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Resource Intra-Actions And Inter-Actions: Implications For Technological Change And Economic Growth

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Author Info

  • Voxi Heinrich Amavilah

    (Glendale & REEPS)

Abstract

W. Arthur Lewis’s distinction between factors and forces of production, and Paul Romer’s insightful identification of the poverty of objects and the lack of ideas, as central to economic growth rate differences across economies, have enriched economic growth theory. However, both object- idea gaps, and factor-force specialization do not make explicit intra- actions among objects and ideas on the one hand, and the inter-actions among objects and ideas on the other hand. This analysis shows that resource intra-actions and inter-actions are important to technological change, and hence to economic growth. Economies with strong positive resource intra- and inter-actions produce more output than others. In fact, intra- and inter-active economies are characterized by economies of scale (increasing returns in the broad sense) and would produce twice as much output as others, and their rates of growth are high because of it. How useful this analysis can be to policy is left to empirical investigations.

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File URL: http://128.118.178.162/eps/ge/papers/0508/0508004.pdf
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Bibliographic Info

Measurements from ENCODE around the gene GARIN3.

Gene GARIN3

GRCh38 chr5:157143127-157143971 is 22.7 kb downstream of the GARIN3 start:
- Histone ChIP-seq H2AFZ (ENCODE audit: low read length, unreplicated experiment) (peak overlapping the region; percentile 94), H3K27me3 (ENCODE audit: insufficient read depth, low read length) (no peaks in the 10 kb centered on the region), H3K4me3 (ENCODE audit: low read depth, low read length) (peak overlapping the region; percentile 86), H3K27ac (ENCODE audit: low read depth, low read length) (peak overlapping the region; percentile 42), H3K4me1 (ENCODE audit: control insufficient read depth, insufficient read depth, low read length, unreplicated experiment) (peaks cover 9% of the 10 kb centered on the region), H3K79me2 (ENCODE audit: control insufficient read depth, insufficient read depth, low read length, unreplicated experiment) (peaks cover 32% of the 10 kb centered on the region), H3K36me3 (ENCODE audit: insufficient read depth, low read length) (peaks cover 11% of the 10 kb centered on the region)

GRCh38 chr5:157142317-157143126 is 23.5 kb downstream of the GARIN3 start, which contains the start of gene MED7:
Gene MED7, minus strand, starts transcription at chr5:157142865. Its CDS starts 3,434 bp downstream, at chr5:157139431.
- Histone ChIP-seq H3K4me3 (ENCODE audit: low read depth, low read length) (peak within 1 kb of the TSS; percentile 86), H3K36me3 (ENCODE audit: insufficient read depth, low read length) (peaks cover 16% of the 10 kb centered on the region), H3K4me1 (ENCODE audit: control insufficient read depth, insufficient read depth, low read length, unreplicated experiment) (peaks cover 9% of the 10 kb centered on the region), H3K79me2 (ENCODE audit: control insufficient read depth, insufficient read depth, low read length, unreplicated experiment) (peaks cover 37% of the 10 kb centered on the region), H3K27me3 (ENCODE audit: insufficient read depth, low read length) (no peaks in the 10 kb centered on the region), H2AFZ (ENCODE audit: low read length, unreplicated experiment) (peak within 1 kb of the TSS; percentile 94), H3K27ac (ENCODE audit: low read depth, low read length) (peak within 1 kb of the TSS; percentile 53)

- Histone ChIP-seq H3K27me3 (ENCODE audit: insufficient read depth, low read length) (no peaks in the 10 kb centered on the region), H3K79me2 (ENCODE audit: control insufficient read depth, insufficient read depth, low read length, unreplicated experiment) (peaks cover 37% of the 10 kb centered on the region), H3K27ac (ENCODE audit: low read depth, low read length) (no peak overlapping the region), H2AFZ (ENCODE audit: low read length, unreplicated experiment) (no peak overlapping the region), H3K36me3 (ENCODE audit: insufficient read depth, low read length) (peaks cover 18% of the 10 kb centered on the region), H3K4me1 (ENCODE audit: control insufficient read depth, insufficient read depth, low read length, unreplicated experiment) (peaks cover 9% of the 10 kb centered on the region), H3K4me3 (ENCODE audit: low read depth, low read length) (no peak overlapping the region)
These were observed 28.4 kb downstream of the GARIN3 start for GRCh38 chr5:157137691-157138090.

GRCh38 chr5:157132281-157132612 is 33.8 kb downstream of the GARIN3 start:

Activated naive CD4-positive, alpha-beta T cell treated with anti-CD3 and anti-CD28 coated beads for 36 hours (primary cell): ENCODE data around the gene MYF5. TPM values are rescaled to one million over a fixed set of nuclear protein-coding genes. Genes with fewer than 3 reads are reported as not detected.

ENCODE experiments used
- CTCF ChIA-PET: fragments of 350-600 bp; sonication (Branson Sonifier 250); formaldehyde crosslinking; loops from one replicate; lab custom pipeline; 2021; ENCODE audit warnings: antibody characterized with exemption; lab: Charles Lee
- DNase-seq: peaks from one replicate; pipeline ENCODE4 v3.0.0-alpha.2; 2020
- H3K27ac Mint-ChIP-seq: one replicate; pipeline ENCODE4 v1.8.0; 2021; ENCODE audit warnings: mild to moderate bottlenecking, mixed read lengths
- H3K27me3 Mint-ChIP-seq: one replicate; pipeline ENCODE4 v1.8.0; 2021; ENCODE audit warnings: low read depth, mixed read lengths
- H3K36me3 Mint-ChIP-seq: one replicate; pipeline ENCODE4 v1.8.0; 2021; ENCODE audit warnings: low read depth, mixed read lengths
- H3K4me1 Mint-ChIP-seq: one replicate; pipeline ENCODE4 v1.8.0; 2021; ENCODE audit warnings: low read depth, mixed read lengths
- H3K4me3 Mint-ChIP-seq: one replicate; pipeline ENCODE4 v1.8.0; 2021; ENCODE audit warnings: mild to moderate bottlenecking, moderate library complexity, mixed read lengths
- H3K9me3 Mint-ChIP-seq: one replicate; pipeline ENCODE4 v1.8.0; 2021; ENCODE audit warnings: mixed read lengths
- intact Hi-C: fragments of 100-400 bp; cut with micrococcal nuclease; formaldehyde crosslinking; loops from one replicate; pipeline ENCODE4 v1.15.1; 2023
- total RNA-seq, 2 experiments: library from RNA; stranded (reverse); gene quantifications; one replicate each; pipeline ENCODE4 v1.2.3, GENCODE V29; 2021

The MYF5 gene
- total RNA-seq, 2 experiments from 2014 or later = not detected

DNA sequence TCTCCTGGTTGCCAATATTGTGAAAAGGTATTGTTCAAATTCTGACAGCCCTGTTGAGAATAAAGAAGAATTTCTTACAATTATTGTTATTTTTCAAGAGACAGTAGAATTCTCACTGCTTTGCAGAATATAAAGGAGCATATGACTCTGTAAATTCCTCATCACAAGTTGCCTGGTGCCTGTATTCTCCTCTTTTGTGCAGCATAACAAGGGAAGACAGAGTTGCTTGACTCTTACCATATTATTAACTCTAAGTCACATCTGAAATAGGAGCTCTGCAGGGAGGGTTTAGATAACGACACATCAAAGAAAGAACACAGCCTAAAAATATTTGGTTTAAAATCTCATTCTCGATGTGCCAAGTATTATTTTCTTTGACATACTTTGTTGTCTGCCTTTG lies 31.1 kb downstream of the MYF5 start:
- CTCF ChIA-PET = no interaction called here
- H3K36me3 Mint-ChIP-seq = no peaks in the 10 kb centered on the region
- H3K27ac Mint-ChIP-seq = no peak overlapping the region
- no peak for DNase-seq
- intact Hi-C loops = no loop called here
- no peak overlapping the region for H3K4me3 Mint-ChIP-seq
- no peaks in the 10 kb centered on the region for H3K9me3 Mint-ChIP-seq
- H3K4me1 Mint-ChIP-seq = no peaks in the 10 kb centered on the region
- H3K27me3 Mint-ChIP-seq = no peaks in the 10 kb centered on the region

Paper provided by EconWPA in its series GE, Growth, Math methods with number 0508004.

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Length: 15 pages
Date of creation: 19 Aug 2005
Date of revision:
Handle: RePEc:wpa:wuwpge:0508004

Note: Type of Document - pdf; pages: 15. jpeg and pdf pics on request
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Web page: http://128.118.178.162

Related research

Keywords: resource intra-actions; resource inter-actions; intra-active and inter-active technological change; Lewis-Romer economic growth model;

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References

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  1. Swan, Trevor W, 2002. "Economic Growth," The Economic Record, The Economic Society of Australia, vol. 78(243), pages 375-80, December.
  2. Robert E. Hall & Charles I. Jones, 1999. "Why Do Some Countries Produce So Much More Output per Worker than Others?," NBER Working Papers 6564, National Bureau of Economic Research, Inc.
  3. T. W. Swan, 1956. "ECONOMIC GROWTH and CAPITAL ACCUMULATION," The Economic Record, The Economic Society of Australia, vol. 32(2), pages 334-361, November.
  4. Romer, Paul M, 1990. "Endogenous Technological Change," Journal of Political Economy, University of Chicago Press, vol. 98(5), pages S71-102, October.
  5. Mark Rogers, 2003. "A Survey of Economic Growth," The Economic Record, The Economic Society of Australia, vol. 79(244), pages 112-135, 03.
  6. Graca, Job & Jafarey, Saqib & Philippopoulos, Apostolis, 1995. " Interaction of Human and Physical Capital in a Model of Endogenous Growth," Economic Change and Restructuring, Springer, vol. 28(2-3), pages 93-118.
  7. Romer, Paul, 1993. "Idea gaps and object gaps in economic development," Journal of Monetary Economics, Elsevier, vol. 32(3), pages 543-573, December.
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Citations

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Cited by:
  1. Amavilah, Voxi Heinrich, 2007. "The effects of technology-as-knowledge on the economic performance of developing countries: An econometric analysis using annual publications data for Botswana, Namibia, and South Africa, 1976-2004," MPRA Paper 3482, University Library of Munich, Germany.
  2. Amavilah, Voxi Heinrich, 2011. "The Full Value of the Nobel Prize - Part 1: Mining “Data Without Theory”," MPRA Paper 33483, University Library of Munich, Germany.
  3. Amavilah, Voxi Heinrich, 2010. "Introducing Anthropological Foundations of Economic Behavior, Organization, and Control," MPRA Paper 22921, University Library of Munich, Germany.

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